Hence this research will benefit: (i) local researchers interested in using the powerful iCLIP technology; (ii) the RNA and neuroscience research community; (iii) those in the field of educational science; (iv) the research staff employed on the grant will benefit from training iCLIP technology, and in multidisciplinary approaches to understanding gene function as well as training in transferable skills; (v) members of the general public with an interest in brain function and disease; (vi) Industrial partners. Many of the genes regulated by SAFB1 have been found to be implicated in the development of human neurological illnesses. Identifying novel mechanisms by which they are regulated will therefore be of interest to the pharmaceutical industry allowing potential new targets to be identified and new animal models of disease to be developed.
How will they benefit?
(I, ii & iii) The research will be disseminated through peer reviewed journals within the standard timescale. The research will be presented to the scientific community at national and international conferences. The impact of the research will also be increased once disseminated to our existing collaborators (and upon the establishment of new collaborations): these include collaborations within Bristol (School of Physiology and Pharmacology, School of Clinical Sciences, Frenchay Hospital), Cardiff University Medical School, the Heath Hospital and our extensive network of industrial collaboration and with the MRC Laboratory for Molecular Biology, Cambridge. The applicants have experience in presenting the research to the Media, scientific community and wider public audiences including school children through public engagement seminars organised by Bristol Neuroscience and via local Bristol Cancer charities.
(iv) Staff employed on the project will be trained to use the specific scientific techniques necessary for the successful completion of the project. Staff will also gain a number of transferable skills such as time/project management; communication skills training to scientific and general audiences through public engagement opportunities; team working and networking.
(vi) The findings from this project in the short term will allow us to explore the relationship between the mechanisms governing gene expression and how altered function could lead to the formation of human neurological disease. Such knowledge will be of interest to the public and will be displayed at annual Bristol science fairs (in Broadmead and at @Bristol) and if possible to audiences of school-age children and interested adults.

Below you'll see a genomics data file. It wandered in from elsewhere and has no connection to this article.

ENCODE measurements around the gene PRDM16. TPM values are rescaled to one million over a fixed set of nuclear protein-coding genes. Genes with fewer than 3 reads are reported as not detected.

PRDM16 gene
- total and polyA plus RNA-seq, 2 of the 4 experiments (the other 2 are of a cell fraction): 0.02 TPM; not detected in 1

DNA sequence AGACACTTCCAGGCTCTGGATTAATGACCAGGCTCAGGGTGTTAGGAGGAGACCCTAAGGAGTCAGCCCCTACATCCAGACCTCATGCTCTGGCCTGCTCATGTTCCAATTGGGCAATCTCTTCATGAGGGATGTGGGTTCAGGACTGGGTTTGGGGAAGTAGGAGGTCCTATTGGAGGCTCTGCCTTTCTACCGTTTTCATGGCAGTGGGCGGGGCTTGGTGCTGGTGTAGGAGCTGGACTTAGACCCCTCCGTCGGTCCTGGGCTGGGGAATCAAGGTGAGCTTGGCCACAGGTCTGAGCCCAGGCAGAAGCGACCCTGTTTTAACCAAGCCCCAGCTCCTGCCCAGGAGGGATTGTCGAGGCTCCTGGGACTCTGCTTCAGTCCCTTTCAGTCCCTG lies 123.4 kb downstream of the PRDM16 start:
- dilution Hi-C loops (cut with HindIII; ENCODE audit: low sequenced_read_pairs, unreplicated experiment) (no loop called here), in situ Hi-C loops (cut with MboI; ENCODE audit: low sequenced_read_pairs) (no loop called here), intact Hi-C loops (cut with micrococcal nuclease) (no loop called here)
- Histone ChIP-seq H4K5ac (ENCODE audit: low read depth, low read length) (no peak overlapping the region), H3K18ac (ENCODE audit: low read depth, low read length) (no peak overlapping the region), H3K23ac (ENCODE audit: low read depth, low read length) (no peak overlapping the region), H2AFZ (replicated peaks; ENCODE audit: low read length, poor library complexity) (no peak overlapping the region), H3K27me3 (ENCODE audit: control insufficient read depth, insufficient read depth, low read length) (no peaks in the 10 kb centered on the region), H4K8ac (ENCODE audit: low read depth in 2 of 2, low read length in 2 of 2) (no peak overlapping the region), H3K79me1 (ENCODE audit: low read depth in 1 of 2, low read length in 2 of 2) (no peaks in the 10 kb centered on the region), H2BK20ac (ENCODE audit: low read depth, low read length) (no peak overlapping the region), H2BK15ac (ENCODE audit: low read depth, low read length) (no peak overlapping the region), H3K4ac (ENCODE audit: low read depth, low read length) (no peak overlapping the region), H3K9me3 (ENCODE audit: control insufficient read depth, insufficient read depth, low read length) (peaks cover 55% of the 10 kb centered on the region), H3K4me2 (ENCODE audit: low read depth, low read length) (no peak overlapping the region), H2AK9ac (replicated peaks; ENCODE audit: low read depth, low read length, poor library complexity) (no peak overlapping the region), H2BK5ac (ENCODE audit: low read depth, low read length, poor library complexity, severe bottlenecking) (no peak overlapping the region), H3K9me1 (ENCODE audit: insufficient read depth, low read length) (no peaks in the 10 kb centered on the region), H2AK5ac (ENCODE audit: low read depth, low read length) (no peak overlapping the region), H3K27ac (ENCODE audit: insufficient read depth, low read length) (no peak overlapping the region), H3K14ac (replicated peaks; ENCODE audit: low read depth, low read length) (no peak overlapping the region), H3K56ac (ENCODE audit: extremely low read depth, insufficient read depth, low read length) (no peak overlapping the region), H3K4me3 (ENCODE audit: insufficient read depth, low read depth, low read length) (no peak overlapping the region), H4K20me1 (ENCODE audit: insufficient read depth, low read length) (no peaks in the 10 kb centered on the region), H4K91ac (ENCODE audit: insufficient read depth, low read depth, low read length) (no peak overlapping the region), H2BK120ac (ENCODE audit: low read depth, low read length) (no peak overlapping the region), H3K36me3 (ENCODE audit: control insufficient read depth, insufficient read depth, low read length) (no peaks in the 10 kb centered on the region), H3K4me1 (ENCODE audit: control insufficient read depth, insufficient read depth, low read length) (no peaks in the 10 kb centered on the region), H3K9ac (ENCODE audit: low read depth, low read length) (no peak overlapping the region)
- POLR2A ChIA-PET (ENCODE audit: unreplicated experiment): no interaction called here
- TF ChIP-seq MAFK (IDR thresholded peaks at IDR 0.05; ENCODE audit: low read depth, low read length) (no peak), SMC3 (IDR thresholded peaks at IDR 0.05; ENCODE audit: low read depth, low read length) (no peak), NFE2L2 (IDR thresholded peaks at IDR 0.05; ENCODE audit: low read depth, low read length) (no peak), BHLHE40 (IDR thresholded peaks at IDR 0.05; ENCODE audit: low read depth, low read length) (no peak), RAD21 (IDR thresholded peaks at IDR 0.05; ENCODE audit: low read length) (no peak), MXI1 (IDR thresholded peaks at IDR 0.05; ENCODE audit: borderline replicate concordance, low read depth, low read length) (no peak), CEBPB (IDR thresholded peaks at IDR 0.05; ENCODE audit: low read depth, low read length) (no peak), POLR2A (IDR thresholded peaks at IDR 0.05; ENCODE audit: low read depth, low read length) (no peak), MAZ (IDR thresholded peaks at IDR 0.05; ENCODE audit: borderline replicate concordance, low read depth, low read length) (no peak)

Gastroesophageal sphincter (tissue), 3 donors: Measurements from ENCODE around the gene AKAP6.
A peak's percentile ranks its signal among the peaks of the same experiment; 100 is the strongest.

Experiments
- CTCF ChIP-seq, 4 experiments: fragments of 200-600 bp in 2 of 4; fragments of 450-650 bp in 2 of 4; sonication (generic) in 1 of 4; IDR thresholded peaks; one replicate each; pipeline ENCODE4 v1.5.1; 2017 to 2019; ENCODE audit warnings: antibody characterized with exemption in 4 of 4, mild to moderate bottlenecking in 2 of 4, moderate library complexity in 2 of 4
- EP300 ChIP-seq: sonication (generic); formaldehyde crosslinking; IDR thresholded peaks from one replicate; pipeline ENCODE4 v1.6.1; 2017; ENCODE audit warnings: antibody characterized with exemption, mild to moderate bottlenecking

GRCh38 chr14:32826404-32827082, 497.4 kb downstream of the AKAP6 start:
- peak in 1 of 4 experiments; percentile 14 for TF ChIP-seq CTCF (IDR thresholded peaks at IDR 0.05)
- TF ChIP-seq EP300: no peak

(v) Before the end of this grant I would envisage our findings will also be of interest to pharmaceutical companies seeking to identify new therapeutic targets and to develop powerful animal models of human neurologic disease.

Publications

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Description We have found novel functions for a family of proteins termed scaffold attachment factors (SAFs). 1. We have found they are high expressed in the brain. 2. They regulate brain function by regulating the expression of multiple neuronal genes. 3. They coordinate the expression of genes that protect cells from potentially harmful agents.
Where SAFB binds within human DNA was mapped and this information has been deposited in NCBI's Gene Expression Omnibus (http://www.ncbi.nlm.nih.gov/geo/) and are accessible through GEO Series accession number GSE75469.
Exploitation Route We have published our data showing SAFB1 regulates the splicing of important neuronal genes, many of which are implicated in human neurological disease. All of the genes/RNA species SAFB1 interacts with and the motif it recognises in RNA has also been found. Since SAFB expression is regulated by stress it is likely future studies will investigate the role SAF proteins may play in the human neurologic diseases.
Sectors Pharmaceuticals and Medical Biotechnology

URL http://www.ncbi.nlm.nih.gov/geo/
 
Description Yes entered into a collaboration with the pharmaceutical company, Takeda. This collaboration has continued with the (Takeda) spin-out company Cerevance and we are currently collaborating on new technologies under a confidentiality agreement.
First Year Of Impact 2017
Sector Pharmaceuticals and Medical Biotechnology
Impact Types Economic

 
Description Standard, Functions of the SAFB family identified by iCLIP
Amount £240,000 (GBP)
Funding ID 128165 
Organisation Biotechnology and Biological Sciences Research Council (BBSRC) 
Sector Public
Country United Kingdom
Start 07/2012 
End 07/2014
 
Title iCLIP database 
Description iCLIP analyses deposited on 
Type Of Material Physiological assessment or outcome measure 
Year Produced 2015 
Provided To Others? Yes  
Impact Data regarding the RNA binding partners of SAFB1 is available freely to all researchers